Also, the female was not created of the dust, only Adam was. Again dust is what she, like all of us, have to share in due to the confession of Adam which was not received by God. He was punished.

It is also my belief, that while Adam did not repent in the garden, he did eventually repent after the death of Abel and the banishment of Cain but before the birth of Seth. I believe this because in Genesis 5:3 word says, that Adam begat a Seth (who we know was righteous) in his own likeness, after his image. A punished garden man called an Adam, was certainly not then just, but now he is. Adam saw his change too. I believe in addition to his harsh punishment received from God, Adam was greatly affected seeing the continued effect of sin upon his sons Cain and Abel.
Question, I just re-read your last post. what did you mean by: "This is Eternal life, or simply to be made God."

Only God is or can ever be God. Lucifer (the devil) was cast out of Heaven. What do you mean by this?
Means that the whole purpose of man is to become a God. The Lord said let us make man in our image and our likeness. So, if Adam and Eve would have obeyed God instead of the Devil, they would have been Gods in the garden, but instead they died, and won't be resurrected until the 2nd coming of Jesus Christ. That is when we all will get our change. Some to eternal life, some to eternal damnation.

How could that have been a true purpose of a God having full knowledge? He knew before making us that we would fall, thus proving our fault. From my perspective, what it really pleased God to prove in the garden, is that he alone is and can only be God. Though created in a perfect state, the human is otherwise incapable of perfection, even maintaining it. God himself, wrapped up in the Son, had to come to earth to do it.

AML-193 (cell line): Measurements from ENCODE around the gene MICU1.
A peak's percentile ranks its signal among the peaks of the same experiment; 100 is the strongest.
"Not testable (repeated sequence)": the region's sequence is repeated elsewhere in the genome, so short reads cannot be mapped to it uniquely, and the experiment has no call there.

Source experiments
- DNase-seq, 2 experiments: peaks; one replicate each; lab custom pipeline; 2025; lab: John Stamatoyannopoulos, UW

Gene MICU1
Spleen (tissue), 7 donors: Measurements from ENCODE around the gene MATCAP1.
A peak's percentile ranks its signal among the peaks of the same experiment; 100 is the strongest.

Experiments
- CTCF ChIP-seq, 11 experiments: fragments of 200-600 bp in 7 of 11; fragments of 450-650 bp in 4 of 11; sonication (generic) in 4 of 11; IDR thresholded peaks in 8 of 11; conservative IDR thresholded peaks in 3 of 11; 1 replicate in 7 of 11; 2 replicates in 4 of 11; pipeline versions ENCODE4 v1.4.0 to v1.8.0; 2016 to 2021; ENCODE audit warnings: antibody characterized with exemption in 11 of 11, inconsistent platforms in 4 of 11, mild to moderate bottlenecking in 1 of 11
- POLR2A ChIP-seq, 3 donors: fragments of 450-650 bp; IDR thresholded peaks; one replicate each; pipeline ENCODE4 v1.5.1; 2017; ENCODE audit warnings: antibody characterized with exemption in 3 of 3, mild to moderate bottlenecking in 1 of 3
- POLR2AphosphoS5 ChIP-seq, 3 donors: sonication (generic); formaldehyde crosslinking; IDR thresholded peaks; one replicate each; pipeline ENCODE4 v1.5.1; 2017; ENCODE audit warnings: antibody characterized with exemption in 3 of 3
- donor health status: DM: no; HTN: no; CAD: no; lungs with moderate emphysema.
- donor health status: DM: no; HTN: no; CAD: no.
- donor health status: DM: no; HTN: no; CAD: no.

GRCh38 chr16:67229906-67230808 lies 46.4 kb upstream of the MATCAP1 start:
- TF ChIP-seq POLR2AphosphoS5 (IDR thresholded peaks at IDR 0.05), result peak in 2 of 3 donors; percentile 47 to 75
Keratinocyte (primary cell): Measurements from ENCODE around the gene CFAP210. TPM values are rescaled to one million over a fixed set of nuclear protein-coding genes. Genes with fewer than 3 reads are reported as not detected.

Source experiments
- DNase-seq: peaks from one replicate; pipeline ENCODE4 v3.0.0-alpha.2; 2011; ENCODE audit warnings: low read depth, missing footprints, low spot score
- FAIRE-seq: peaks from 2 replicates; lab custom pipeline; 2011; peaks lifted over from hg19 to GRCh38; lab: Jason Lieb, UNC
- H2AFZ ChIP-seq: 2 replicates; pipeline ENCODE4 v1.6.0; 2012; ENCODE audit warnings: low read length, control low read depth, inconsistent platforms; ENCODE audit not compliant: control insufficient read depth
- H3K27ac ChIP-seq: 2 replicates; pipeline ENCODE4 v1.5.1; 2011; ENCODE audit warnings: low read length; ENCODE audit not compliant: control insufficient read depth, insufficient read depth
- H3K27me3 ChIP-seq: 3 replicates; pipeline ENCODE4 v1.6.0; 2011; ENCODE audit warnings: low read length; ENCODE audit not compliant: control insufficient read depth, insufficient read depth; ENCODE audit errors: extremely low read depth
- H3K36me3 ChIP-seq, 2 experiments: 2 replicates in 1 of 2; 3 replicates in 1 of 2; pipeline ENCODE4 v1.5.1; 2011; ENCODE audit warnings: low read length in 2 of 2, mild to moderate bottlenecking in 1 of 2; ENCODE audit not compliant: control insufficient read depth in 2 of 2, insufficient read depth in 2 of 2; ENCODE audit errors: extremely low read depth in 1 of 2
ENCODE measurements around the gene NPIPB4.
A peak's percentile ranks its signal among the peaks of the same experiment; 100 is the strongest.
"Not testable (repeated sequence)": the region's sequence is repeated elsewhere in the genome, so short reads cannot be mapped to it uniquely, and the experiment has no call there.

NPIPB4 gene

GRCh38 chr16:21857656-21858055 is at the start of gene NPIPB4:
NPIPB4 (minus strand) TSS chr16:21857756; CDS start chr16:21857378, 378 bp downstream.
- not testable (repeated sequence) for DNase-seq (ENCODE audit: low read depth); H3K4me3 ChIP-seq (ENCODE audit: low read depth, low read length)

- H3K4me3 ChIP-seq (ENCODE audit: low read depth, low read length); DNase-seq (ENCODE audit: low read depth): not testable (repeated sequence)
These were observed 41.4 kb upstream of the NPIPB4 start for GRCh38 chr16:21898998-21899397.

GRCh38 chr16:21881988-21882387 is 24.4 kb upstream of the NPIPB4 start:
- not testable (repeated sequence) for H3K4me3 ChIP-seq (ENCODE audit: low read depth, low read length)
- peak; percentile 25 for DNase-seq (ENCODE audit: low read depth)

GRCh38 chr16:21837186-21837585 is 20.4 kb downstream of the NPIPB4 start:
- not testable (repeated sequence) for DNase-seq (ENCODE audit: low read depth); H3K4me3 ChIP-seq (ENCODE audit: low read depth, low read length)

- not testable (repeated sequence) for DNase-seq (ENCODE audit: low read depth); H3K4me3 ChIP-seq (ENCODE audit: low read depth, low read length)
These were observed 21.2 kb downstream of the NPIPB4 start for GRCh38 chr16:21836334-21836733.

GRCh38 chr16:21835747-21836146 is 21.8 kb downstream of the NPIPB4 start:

'Adam's repentance after Seth'. Yes, that's a very interesting take upon the matter. Truly it is.

Imagine that, up until the death of Abel, Adam and Eve had only known of the sentence. Now they were with their own eyes beholding death in full effect. Yeah, that should have wrought true, grievous, repentance of 'unleashing sin' into the Earth.
How horrific they must have felt especially since the memory of their former existence had to still be fresh in their minds.

I mean, at this point in history they still knew the location of the garden they were thrust out and probably could still see the guardian angel's flaming sword that forbid them re-entrance and now look, 'death'. Oh, the horrors of sin, amen?